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    BACKGROUND Type 2 diabetes mellitus is the leading cause of kidney failure worldwide, but few effective long-term treatments are available. In cardiovascular trials of inhibitors of sodium–glucose cotransporter 2 (SGLT2), exploratory results have suggested that such drugs may improve renal outcomes in patients with type 2 diabetes. METHODS In this double-blind, randomized trial, we assigned patients with type 2 diabetes and albuminuric chronic kidney disease to receive canagliflozin, an oral SGLT2 inhibitor, at a dose of 100 mg daily or placebo. All the patients had an estimated glomerular filtration rate (GFR) of 30 to <90 ml per minute per 1.73 m2 of body-surface area and albuminuria (ratio of albumin [mg] to creatinine [g], >300 to 5000) and were treated with renin–angiotensin system blockade. The primary outcome was a composite of end-stage kidney disease (dialysis, transplantation, or a sustained estimated GFR of <15 ml per minute per 1.73 m2), a doubling of the serum creatinine level, or death from renal or cardiovascular causes. Prespecified secondary outcomes were tested hierarchically. RESULTS The trial was stopped early after a planned interim analysis on the recommendation of the data and safety monitoring committee. At that time, 4401 patients had undergone randomization, with a median follow-up of 2.62 years. The relative risk of the primary outcome was 30% lower in the canagliflozin group than in the placebo group, with event rates of 43.2 and 61.2 per 1000 patient-years, respectively (hazard ratio, 0.70; 95% confidence interval [CI], 0.59 to 0.82; P=0.00001). The relative risk of the renal-specific composite of end-stage kidney disease, a doubling of the creatinine level, or death from renal causes was lower by 34% (hazard ratio, 0.66; 95% CI, 0.53 to 0.81; P<0.001), and the relative risk of end-stage kidney disease was lower by 32% (hazard ratio, 0.68; 95% CI, 0.54 to 0.86; P=0.002). The canagliflozin group also had a lower risk of cardiovascular death, myocardial infarction, or stroke (hazard ratio, 0.80; 95% CI, 0.67 to 0.95; P=0.01) and hospitalization for heart failure (hazard ratio, 0.61; 95% CI, 0.47 to 0.80; P<0.001). There were no significant differences in rates of amputation or fracture. CONCLUSIONS In patients with type 2 diabetes and kidney disease, the risk of kidney failure and cardiovascular events was lower in the canagliflozin group than in the placebo group at a median follow-up of 2.62 years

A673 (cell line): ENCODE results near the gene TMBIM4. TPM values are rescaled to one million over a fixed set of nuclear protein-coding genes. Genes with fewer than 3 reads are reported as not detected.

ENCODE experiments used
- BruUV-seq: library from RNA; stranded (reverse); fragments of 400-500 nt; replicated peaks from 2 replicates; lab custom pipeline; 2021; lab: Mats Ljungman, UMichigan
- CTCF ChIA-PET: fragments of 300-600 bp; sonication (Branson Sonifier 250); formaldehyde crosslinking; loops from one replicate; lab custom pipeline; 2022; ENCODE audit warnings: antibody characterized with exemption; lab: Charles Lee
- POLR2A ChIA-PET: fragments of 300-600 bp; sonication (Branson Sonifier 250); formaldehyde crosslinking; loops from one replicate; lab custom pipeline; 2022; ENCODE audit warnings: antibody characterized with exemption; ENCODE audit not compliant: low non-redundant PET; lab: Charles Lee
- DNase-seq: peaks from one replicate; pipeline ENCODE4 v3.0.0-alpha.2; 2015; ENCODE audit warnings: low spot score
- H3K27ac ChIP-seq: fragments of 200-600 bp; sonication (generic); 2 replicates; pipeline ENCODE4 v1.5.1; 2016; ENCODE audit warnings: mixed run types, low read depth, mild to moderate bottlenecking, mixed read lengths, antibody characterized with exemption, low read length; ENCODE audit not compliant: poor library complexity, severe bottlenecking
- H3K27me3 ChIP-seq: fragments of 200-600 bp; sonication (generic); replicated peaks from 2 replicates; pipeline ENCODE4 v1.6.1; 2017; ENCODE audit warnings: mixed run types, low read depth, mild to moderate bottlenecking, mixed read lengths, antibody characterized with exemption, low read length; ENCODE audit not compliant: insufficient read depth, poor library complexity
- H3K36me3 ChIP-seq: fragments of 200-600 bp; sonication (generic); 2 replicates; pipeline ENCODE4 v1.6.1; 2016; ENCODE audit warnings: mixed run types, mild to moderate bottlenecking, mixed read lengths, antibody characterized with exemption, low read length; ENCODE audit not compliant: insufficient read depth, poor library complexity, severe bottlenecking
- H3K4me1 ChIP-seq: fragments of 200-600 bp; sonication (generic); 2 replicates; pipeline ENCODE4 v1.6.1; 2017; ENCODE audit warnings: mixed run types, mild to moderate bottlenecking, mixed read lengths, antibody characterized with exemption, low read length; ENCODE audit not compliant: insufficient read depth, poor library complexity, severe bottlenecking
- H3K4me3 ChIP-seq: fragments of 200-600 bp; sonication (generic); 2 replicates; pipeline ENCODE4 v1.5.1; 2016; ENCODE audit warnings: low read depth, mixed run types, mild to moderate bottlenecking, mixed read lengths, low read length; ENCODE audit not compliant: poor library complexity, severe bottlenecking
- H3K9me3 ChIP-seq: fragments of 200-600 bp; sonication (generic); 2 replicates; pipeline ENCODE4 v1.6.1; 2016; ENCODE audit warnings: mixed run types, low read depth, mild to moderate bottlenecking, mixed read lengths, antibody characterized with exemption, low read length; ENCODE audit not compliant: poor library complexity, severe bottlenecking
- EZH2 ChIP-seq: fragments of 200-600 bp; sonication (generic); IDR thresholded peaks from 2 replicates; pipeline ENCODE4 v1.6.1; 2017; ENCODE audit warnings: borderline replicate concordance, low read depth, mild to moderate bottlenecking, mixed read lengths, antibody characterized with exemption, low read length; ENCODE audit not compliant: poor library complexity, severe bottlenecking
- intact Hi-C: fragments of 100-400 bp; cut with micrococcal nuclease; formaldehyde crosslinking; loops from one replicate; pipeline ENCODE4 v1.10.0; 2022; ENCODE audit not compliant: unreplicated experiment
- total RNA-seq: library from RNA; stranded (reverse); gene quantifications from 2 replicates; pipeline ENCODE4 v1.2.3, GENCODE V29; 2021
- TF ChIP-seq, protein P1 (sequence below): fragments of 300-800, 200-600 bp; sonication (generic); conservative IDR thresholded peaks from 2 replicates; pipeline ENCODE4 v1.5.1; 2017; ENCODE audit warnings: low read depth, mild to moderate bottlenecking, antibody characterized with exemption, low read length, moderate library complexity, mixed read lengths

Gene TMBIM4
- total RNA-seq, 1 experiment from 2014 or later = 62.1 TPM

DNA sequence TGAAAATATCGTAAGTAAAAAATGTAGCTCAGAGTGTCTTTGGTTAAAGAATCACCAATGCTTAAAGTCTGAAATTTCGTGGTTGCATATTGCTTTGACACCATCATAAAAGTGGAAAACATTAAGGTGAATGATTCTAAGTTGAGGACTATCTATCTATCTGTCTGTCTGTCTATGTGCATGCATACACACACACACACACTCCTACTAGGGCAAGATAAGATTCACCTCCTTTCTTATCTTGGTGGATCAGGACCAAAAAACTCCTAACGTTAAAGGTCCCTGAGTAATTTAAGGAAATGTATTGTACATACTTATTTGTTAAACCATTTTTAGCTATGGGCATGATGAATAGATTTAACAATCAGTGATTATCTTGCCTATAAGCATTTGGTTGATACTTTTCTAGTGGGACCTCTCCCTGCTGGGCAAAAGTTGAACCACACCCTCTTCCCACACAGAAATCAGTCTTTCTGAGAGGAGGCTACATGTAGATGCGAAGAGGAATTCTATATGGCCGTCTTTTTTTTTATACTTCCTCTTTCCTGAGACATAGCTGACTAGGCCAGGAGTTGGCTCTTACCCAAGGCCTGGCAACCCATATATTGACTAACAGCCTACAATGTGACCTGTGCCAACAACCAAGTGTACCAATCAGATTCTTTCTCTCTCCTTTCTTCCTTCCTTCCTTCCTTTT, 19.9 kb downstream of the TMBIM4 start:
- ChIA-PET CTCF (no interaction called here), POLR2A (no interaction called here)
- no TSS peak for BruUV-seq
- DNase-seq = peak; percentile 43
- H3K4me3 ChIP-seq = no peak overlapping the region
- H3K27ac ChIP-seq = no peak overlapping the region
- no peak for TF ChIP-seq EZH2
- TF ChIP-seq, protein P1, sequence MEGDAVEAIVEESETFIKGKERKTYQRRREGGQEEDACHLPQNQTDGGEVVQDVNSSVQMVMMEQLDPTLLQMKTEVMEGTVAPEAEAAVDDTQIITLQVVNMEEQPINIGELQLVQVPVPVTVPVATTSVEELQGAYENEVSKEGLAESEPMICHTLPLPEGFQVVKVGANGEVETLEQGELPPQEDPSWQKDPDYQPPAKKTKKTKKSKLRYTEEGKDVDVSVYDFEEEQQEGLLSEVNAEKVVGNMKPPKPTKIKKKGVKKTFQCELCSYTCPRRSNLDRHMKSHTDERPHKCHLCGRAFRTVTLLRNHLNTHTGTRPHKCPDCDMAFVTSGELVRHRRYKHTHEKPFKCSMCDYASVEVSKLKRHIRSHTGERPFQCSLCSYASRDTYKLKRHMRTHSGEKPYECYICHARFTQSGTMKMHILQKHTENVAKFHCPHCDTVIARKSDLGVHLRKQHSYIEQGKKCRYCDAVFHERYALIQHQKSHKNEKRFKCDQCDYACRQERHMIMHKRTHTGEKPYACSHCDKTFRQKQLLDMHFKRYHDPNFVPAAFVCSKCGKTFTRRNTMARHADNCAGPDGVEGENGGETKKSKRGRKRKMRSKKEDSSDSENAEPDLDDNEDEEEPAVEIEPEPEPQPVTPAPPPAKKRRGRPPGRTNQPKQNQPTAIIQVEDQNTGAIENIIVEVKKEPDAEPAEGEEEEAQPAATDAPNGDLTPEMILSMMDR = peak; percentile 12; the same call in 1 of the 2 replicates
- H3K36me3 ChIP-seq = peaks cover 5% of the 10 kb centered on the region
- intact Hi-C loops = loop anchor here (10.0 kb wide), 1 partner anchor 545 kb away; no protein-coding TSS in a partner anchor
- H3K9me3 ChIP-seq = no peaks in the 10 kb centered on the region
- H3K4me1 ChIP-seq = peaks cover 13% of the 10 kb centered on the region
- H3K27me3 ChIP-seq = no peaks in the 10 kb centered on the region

Collaborative Sociological Practice: the Case of Nine Urban Biotopes

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    This paper examines the socially engaged art project Nine Urban Biotopes (9UB), an international exchange between European and South African cultural organisations. Two artist residencies offer case studies of collaborative arts and research practice. The ways that these case studies are read as ‘failures’ and ‘successes’ illustrate the complexities of North- South collaborations. This project, the partnership that sustained it and the residencies that were central to it, exemplify, in modest ways, how public sociology can be realised in modest ways in a global context. This paper shows, with examples, that whilst partnership and collaboration are emphasised in institutional and policy discourse, in practice these arrangements are filled with tension and unequal power relations between partners. An evaluative methodology premised on sociological practice allows the tensions that are inherent in partnership and collaboration to be recognised and productively interrogated. It also allows us to reimagine what ‘success’ and ‘failure’ looks like in research partnerships by working with the antagonisms that are integral to collaboration

    Moving knowledge into action for more effective practice, programmes and policy: protocol for a research programme on integrated knowledge translation